Even in Dom Cecere's final days, it was never about him.Simply known as "Coach" to those who knew him, Cecere guided the Eastchester High School baseball team for 52 seasons, winning more games than anyone in New York State history.But it was never about wins and losses for Cecere, who
Even in Dom Cecere's final days, it was never about him.
Simply known as "Coach" to those who knew him, Cecere guided the Eastchester High School baseball team for 52 seasons, winning more games than anyone in New York State history.
But it was never about wins and losses for Cecere, who died Saturday at the age of 75. It was about the kids.
"Coach Cecere wasn't just a baseball coach," said Jay Karol, Eastchester's athletic director. "He used baseball as his classroom to teach about life."
Those lessons would serve Cecere's students well both on and off the field. Always look a person in the eye. Give them a firm handshake. Be honest, no matter how difficult that truth might be.
"His integrity and honesty stood out," said Bob Fletcher, head coach at rival Kennedy Catholic High School in Somers, N.Y., like Eastchester located in the northern suburbs of New York City. "He was a man of principles. He was an inspiration to coaches, a tremendous role model for the kids -- not only as baseball players, but in life."
"He was a throwback; he was from a different era," said Andrew LeRay, who played for Cecere before later becoming his assistant coach, and now works for MLB.com. "None of us ever encountered someone like him in our everyday lives. He was very honest, very upfront. That honesty could be brutal, but he was always going to tell it like it was."
In the final days of his battle with pancreatic cancer, Cecere refused to feel sorry for himself. Even from his hospital bed, he was determined to make the same impact on people that he had for more than five decades.
"He never asked, 'Why is this happening to me?' and he never got mad," Karol said. "He was almost on his deathbed last week and when a nurse walked into the room, he was asking them where they grew up, who they are as a person. He just cared about people."
Cecere's reach extended into professional baseball, where he played rookie ball with the Yankees following a successful college career at New York University and later served as an area scout for the Reds, Phillies and Expos. He never made it to the Majors, but his brief experience with the Yankees left an impression on him that he would share with his students for years to come.
"He always talked about how he could throw and hit with [Mickey] Mantle, but, 'Once they started throwing the changeup, I went back to the other side of the TV,'" recalled John Doherty, who played for Cecere at Eastchester before embarking on a five-year big league career himself. "He enjoyed the experience and the guys were great to him, but once they started throwing that changeup, that was his demise. As pitchers, he always made sure we had a good changeup for that reason."
Doherty, who won 32 games with the Tigers from 1992-95, nearly quit playing in ninth grade. Fearing that his student might later regret the decision, Cecere enlisted a former player of his to return to the school and talk with Doherty, encouraging him to continue with the team.
"That's the kind of guy Coach was," Doherty said. "He cared about kids and he wanted them to play to their potential."
LeRay was eight years old when he first met Cecere, who began coaching at Eastchester when LeRay's mother was a sophomore at the school. He attended Cecere's summer baseball camp for several years before playing for him, just another kid from Eastchester learning the ropes from a local legend.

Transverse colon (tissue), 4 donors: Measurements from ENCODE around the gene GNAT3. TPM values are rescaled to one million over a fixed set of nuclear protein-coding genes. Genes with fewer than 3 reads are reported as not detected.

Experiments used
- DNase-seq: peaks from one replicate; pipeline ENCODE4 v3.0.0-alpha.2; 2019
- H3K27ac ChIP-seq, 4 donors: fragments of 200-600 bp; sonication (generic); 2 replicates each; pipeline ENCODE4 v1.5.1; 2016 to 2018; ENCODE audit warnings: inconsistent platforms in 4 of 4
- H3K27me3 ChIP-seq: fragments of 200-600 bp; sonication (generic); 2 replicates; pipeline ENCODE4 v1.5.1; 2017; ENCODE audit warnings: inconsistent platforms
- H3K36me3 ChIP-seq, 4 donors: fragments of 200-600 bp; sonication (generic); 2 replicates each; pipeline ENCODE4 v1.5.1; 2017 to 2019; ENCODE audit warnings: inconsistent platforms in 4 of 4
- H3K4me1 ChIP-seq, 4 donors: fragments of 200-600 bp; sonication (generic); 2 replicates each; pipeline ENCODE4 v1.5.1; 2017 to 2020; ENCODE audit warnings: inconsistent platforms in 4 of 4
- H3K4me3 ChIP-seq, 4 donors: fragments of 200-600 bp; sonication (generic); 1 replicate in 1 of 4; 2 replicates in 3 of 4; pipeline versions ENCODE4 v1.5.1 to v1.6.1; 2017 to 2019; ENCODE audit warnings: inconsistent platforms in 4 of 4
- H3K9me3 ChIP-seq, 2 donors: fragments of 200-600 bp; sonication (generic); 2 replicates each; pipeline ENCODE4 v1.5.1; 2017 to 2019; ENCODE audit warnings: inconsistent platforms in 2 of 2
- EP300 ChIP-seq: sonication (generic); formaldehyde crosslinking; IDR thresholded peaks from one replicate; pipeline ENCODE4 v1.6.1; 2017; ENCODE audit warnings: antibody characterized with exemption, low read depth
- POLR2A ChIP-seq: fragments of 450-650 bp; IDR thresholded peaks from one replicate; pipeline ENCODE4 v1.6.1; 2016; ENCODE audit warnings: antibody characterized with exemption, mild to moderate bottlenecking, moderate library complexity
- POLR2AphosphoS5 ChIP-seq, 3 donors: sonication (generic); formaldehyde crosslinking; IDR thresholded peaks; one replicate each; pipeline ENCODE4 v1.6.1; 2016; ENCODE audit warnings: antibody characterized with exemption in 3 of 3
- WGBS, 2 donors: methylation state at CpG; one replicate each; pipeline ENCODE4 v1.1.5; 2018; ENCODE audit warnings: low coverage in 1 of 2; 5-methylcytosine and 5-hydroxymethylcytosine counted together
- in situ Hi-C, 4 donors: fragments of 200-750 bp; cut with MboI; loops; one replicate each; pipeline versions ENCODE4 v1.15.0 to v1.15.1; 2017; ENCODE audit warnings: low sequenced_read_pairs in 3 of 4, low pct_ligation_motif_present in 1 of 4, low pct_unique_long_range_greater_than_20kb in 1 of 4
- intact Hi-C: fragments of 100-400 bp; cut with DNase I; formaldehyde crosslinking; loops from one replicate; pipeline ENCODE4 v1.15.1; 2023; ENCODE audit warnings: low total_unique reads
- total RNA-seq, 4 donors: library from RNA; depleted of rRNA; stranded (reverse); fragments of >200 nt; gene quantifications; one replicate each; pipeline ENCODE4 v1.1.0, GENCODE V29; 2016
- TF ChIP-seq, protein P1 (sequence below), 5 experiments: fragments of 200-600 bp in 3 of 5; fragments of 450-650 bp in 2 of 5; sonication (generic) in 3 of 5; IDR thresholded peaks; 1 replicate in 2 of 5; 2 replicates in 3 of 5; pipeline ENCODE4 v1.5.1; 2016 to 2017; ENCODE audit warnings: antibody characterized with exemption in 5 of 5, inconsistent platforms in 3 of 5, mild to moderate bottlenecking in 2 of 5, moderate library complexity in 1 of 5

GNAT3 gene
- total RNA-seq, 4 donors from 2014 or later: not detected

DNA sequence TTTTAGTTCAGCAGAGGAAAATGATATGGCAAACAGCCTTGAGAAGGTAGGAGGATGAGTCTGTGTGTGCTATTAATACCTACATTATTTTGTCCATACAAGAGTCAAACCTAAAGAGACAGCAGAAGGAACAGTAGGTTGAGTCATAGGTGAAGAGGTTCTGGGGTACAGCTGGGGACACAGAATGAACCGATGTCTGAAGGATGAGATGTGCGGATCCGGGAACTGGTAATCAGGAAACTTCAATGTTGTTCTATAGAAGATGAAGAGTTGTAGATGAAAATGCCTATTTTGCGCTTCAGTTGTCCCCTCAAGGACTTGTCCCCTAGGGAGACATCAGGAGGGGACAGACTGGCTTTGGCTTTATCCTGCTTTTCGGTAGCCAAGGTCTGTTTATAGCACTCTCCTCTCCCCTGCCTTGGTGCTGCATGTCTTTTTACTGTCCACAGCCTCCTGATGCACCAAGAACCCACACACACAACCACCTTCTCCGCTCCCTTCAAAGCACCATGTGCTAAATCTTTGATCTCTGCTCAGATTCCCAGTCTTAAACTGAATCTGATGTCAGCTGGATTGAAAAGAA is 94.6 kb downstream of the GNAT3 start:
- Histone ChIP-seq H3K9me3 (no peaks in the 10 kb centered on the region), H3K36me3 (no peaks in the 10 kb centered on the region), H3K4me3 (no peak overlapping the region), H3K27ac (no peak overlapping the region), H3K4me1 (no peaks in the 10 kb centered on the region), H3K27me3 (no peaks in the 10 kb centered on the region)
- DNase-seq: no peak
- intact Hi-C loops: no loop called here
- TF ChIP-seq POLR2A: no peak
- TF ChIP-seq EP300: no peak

"He was always adamant when you played for him that he wasn't your friend; he was your coach," LeRay said. "But he would say, 'After you graduate, you come back and my door is always open.' He was entirely focused on molding young men and not necessarily creating the next Major-League All-Star. He wasn't really interested in that. As much as he loved baseball and he loved his players, he was more interested to see his players graduate high school and college and see how successful they were in their lives off the field."
Cecere was never interested in the awards and accolades, though there were plenty, whether it was a national coach of the year award or induction into the New York State Public High School Athletic Association Hall of Fame. Karol wouldn't even tell him when he nominated him for such an honor, knowing his friend would discourage such things.
"He would say, 'It's enough. It's not about me.'" Karol said.
Yet for the Eastchester community, it was about him. Since his passing Saturday, a "Coach Dom Cecere Friends" page on Facebook has been flooded with testimonials from former students, players and friends, all mourning the loss of a man that meant as much to the town as anybody who ever lived there.
"He was the community; he defined that town in so many ways," LeRay said. "I've lived my entire life in Eastchester. Coach defined what Eastchester was; he brought an old-school mentality into the town and engrained it in his players, in his students and the people that knew him."
Doherty played for manager Sparky Anderson, whose Hall of Fame plaque includes the words "humility, humanity, eternal optimism" in describing him. In Doherty's eyes, the same could be said for Cecere.
"They were one and the same; one guy just happened to be in the Major Leagues and famous and the other guy stayed in a local town," Doherty said. "He was famous in his own right in this town.
"Coach is the best man I've ever met in my life; it's as simple as that. The way he lived his life, how he dedicated himself to serving others, he walked the walk and talked the talk."
Mark Feinsand is an executive reporter for MLB.com.